Yesterday I mentioned an editorial in the San Antonio Express-News decrying the terrible Social Security disability claims backlog. Another similar editorial ran this month in the It. Louis Post-Dispatch. This one highlights a claimant who died shortly after being told he was not sick enough to qualify for Social Security disability benefits. Here are excerpts:
Mark Denny’s disability hearing took place Monday at the Social Security Administration office in Creve Coeur. An administrative judge was there, as were lawyers and Mr. Denny’s mother and sister.
Mark Denny himself wasn’t there. He died on Jan. 24, 2006 — two weeks after being told he wasn’t sick enough to collect federal disability insurance, and shortly after he decided to appeal.
His case isn’t unusual, though most clients don’t die during the average 486 days it takes from the time a disability appeal is filed with the Social Security Administration in St. Louis until a hearing can be held. It takes even longer in Kansas City: 684 days.
The problem isn’t caused by lazy civil servants. The judges who preside over disability appeals face a crushing caseload, as do the Social Security employees who process the paperwork. Federal funding for their agency hasn’t kept pace with demographics. Aging baby boomers have now reached their 50s and 60s. That’s the age range of most people who file federal disability claims.
Consider these statistics:
- The Social Security Administration says a judge can handle as many as 360 cases at one time. The average caseload for judges across the country is 736.
- Nationally, the average waiting time for hearings is more than 500 days.
- The number of cases awaiting hearings has jumped to about 755,000 from 311,000 in 2000.
Social Security officials asked for an extra $100 million to hire 150 more judges. But President George W. Bush didn’t include it in his budget. And when Congress voted to provide an extra $275 million in hopes of drastically reducing the backlog, it was included in an appropriations bill that Mr. Bush vetoed as being too expensive.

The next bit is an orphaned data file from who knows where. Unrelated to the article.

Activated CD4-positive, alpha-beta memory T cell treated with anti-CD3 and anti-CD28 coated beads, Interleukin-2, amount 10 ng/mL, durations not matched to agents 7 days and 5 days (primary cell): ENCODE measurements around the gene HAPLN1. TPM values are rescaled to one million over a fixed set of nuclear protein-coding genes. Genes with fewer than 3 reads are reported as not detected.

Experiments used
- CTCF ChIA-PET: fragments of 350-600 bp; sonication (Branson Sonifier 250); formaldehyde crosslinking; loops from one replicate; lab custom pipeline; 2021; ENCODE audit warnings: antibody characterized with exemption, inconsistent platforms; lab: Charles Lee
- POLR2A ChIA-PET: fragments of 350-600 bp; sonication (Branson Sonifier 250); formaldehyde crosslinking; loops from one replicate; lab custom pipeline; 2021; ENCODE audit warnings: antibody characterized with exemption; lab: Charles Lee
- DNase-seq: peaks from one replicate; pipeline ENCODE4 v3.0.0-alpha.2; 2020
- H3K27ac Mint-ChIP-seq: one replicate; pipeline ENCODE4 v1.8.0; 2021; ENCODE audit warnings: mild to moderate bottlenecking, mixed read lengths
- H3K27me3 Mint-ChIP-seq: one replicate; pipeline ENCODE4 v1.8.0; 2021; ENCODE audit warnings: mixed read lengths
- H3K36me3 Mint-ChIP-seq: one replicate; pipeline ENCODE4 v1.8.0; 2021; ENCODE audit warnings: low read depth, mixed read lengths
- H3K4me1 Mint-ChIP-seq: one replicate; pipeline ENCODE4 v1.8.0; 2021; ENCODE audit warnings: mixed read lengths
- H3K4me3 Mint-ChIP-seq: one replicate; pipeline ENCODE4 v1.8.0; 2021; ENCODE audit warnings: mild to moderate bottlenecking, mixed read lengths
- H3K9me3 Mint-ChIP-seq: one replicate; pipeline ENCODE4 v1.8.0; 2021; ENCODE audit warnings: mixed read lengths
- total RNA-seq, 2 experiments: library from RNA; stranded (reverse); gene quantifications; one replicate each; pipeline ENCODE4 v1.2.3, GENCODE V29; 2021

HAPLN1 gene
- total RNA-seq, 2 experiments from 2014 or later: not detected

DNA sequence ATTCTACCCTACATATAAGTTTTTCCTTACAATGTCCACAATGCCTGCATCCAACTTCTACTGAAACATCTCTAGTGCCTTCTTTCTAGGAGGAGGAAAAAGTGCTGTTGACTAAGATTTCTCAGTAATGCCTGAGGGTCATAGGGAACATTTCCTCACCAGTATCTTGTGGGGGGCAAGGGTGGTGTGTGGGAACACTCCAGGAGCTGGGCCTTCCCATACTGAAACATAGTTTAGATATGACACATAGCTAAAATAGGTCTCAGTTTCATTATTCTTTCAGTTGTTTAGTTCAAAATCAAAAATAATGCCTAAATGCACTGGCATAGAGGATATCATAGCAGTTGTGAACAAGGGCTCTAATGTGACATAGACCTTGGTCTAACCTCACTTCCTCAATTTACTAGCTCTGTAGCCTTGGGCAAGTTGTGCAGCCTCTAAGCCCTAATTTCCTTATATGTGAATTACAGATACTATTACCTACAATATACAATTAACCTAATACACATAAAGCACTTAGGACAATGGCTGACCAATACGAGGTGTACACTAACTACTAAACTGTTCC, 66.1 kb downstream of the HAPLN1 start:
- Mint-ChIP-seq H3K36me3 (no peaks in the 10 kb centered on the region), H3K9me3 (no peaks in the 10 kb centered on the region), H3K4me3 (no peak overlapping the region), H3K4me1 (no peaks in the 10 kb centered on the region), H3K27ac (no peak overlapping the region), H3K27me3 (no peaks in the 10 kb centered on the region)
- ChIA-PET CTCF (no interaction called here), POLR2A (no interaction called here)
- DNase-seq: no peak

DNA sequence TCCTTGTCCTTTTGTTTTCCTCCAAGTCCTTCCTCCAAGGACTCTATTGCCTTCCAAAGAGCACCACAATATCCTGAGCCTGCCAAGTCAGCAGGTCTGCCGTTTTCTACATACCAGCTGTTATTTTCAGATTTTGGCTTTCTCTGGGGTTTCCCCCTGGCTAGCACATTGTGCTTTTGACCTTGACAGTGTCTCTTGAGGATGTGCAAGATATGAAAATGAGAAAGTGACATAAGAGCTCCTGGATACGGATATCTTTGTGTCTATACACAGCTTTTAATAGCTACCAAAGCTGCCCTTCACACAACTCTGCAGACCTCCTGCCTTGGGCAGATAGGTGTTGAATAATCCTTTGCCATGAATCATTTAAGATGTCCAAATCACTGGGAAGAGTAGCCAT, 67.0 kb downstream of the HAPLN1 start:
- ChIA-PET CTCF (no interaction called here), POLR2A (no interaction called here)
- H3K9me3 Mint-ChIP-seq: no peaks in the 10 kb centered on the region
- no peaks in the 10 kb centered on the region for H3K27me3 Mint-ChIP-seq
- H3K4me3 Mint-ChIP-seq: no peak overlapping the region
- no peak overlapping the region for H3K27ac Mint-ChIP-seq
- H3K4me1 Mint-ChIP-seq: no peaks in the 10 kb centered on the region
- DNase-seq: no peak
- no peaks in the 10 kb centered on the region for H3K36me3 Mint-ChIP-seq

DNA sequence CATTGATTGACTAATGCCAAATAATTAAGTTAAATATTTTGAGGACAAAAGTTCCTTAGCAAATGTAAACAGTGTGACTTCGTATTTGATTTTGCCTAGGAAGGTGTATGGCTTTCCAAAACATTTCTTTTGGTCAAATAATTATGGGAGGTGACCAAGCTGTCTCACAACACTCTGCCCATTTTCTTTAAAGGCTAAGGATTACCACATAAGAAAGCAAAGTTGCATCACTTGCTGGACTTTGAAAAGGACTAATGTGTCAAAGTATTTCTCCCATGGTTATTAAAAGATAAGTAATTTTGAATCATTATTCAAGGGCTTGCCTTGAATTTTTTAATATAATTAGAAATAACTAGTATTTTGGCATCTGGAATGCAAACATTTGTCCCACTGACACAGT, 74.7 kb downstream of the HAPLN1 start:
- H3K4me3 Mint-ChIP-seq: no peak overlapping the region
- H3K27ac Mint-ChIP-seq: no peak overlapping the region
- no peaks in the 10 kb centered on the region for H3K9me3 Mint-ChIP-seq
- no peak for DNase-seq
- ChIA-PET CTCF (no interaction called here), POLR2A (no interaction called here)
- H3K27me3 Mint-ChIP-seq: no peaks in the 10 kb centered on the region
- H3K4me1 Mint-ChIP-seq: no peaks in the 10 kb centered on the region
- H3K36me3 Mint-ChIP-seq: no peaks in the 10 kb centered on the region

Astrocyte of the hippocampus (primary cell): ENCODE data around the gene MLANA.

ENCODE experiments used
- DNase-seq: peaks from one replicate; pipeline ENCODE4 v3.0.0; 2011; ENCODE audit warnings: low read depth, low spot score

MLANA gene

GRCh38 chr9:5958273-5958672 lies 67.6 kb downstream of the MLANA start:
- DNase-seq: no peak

Many [claimants] have serious mental illnesses that go untreated while they wait. Lawyers who handle appeals say it has become common for clients to lose their homes or apartments. Mr. Denny, a graphic artist, was fortunate to have a mother who paid rent on a small St. Louis apartment and a sister who shopped for and looked in on him.
After an auto accident in 1995, Mr. Denny suffered steadily increasing pain in his back and legs. Doctors found dangerous blood clots. They worried that the clots could dislodge and travel to his heart or brain, causing heart attack or stroke.
They were right. Mr. Denny died of a stroke. He was 48 years old. His mother and sister have kept the case going for nearly two years. With luck, his case will be decided by spring. What’s at stake are disability payments and medical expenses for the months before he died.
“I view it as justice for him,” said Mr. Denny’s sister, Katheryn Ludwig. “It’s horrendous what the system puts people like my brother through.”